City Council District 2 Profile: Corey Dinopoulos — CaughtinSouthie.com
In an effort to keep you informed, Caught in Southie will be bringing you candidate profiles for the upcoming election on Tuesday, September 26th. This is the second one in the series.
Corey Dinopoulos – is a 33 LGBT activist, community organizer and graphic designer originally from Dracut, and a South Boston homeowner on K and 7th.
A graduate of Massachusetts College of Art and Design, Corey co-founded the movement to explore bringing the Summer Olympics Games to Massachusetts. For him, it was about pushing our city to dream a little bigger and making a commitment to fixing our aging transit system and infrastructure. Through the process Corey says he gained an understanding of the complexities of city government including its capabilities and limitations.
“It was a humbling experience that made clear to me that I was passionate about Boston, its residents and its bright future. It also taught me that only if we work together and listen to all voices, Boston will always succeed.”
Why are you running? “I’m running because I love Boston and all the neighborhoods of District 2, and I believe I have the energy and willingness to work for all parties across the district. I come with a fresh, open minded approach to city government as I’ve never been officially in politics although I have been very civically engaged. I will say that the level of support for all the candidates is admirable and there is a warm and respectful element of good sportsmanship among all the candidates.”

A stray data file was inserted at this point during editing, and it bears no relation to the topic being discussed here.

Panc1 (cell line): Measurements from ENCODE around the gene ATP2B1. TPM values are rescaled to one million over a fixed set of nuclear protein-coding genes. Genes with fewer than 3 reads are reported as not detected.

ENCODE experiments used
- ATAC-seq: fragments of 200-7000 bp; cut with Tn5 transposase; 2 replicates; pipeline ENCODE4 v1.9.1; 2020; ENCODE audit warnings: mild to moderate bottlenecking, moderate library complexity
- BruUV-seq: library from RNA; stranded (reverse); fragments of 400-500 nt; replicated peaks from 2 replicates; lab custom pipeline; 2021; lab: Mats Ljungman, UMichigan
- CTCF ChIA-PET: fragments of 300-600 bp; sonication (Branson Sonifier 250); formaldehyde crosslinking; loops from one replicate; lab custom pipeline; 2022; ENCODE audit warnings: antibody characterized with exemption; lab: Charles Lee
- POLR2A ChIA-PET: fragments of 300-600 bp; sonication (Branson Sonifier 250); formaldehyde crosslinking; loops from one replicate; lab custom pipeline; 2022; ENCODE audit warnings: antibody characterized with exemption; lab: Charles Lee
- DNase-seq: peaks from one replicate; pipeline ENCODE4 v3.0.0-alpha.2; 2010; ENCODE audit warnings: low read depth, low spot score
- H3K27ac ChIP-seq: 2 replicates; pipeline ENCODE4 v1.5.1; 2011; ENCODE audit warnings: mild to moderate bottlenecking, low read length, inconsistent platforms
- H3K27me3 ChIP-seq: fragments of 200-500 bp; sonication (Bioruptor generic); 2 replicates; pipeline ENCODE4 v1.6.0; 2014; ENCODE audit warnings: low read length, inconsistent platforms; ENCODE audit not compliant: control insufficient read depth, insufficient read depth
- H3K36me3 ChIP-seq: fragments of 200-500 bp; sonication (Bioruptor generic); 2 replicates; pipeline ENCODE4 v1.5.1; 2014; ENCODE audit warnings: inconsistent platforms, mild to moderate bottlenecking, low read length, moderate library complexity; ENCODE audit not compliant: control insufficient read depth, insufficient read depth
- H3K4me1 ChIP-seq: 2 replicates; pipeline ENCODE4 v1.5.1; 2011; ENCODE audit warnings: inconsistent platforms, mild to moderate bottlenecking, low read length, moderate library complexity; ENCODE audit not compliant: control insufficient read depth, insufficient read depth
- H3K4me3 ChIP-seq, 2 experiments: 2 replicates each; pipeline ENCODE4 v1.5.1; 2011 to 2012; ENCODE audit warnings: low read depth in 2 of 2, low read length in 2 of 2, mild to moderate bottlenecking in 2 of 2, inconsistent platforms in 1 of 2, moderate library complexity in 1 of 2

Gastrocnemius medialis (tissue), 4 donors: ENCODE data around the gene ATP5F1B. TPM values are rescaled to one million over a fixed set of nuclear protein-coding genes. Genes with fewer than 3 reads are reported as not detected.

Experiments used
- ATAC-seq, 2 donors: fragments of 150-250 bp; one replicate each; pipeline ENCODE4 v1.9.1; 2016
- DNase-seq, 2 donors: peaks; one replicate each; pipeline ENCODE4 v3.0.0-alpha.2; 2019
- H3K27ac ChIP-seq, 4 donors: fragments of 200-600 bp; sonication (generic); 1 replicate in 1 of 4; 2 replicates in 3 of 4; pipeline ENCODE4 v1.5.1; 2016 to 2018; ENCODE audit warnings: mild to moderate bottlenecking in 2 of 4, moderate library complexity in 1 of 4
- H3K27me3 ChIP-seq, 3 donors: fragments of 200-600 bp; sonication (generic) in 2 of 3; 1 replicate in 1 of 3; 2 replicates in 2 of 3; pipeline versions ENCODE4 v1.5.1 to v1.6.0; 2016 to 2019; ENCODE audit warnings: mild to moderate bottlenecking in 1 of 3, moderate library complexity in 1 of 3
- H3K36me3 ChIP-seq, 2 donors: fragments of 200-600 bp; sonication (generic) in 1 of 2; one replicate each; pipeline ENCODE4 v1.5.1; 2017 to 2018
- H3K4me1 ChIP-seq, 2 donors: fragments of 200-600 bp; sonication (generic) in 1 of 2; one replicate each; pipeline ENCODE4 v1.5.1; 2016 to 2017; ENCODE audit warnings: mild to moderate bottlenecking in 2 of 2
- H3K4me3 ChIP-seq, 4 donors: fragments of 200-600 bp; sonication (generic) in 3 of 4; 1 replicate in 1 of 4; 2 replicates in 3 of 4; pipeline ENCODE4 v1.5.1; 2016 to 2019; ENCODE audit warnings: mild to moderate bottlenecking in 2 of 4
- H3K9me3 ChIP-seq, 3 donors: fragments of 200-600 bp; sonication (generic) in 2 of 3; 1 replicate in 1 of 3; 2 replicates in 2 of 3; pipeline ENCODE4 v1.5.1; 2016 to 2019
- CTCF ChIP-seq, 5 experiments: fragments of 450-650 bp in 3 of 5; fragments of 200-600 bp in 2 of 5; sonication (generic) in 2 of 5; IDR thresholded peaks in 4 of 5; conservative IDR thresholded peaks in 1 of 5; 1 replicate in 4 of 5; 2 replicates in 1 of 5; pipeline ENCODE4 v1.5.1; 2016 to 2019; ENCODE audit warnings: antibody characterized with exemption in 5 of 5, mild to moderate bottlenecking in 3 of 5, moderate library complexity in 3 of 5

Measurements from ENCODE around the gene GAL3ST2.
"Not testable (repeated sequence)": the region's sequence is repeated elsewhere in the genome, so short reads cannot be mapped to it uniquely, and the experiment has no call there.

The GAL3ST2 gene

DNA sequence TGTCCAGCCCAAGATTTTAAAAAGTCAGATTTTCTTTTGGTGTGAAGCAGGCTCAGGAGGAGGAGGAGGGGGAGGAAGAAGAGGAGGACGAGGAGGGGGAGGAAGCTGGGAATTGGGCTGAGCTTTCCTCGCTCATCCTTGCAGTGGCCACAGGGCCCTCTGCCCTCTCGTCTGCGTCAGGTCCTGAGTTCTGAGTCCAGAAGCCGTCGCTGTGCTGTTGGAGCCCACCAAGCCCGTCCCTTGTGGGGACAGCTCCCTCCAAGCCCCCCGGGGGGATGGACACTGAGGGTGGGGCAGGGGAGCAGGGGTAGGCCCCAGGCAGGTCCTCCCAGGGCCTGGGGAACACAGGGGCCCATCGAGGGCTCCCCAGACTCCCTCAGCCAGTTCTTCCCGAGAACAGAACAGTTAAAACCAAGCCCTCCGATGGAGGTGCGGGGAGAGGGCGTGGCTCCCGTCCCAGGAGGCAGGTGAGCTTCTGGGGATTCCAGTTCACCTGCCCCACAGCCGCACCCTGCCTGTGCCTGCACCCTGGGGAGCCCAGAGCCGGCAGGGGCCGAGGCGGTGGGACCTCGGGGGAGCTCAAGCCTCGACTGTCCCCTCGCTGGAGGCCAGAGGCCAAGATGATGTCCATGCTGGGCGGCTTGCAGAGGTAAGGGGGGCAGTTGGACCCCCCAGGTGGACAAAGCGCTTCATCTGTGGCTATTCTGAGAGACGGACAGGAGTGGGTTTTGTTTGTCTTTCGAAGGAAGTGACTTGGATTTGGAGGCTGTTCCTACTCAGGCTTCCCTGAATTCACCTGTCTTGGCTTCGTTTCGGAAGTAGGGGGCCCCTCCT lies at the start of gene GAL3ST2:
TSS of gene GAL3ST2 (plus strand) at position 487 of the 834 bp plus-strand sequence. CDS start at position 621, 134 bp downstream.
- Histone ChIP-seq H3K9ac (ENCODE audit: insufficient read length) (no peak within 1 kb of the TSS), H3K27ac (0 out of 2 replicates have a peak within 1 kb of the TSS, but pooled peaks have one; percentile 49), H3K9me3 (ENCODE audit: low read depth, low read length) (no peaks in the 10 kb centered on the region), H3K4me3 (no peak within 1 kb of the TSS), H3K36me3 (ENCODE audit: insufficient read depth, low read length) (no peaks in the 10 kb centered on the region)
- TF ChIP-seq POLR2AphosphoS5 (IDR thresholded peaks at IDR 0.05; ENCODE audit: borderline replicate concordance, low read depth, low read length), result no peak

We’ve got an embarrassment of riches with a field of really excellent candidates vying for this post – what sets you apart? “I have been working for 12 years in my field full time and I have always been very community focused. Still at this point in the campaign I am working my 40-hour a week paying job while I campaign, attend meetings and events to reach the people in my district and I think that inherently points to my work ethic and dedication to this city and my district. It’s exhausting but I wouldn’t have it any other way.”
What is your proudest accomplishment? “That’s a hard one, but I guess the fact that my college senior thesis became the foundation for Boston’s Olympic bid, which made it to the international round of bidding. It was a boggling exercise but one I am proud to have participated in. Ultimately LA got the bid, and Boston made the right decision – so I will book my tickets for LA and see the festivities on the left coast! I am very proud of the friends and relationships I made with elected officials through the bid process, and in fact I hosted a party recently at my house and some of the London 2012 athletes came to support my campaign. I am also very proud of the work I do on behalf of Mass Art’s alumni leadership council and the chance to promote this gem of a school in Boston and help them raise money for programs and scholarships for talented students.”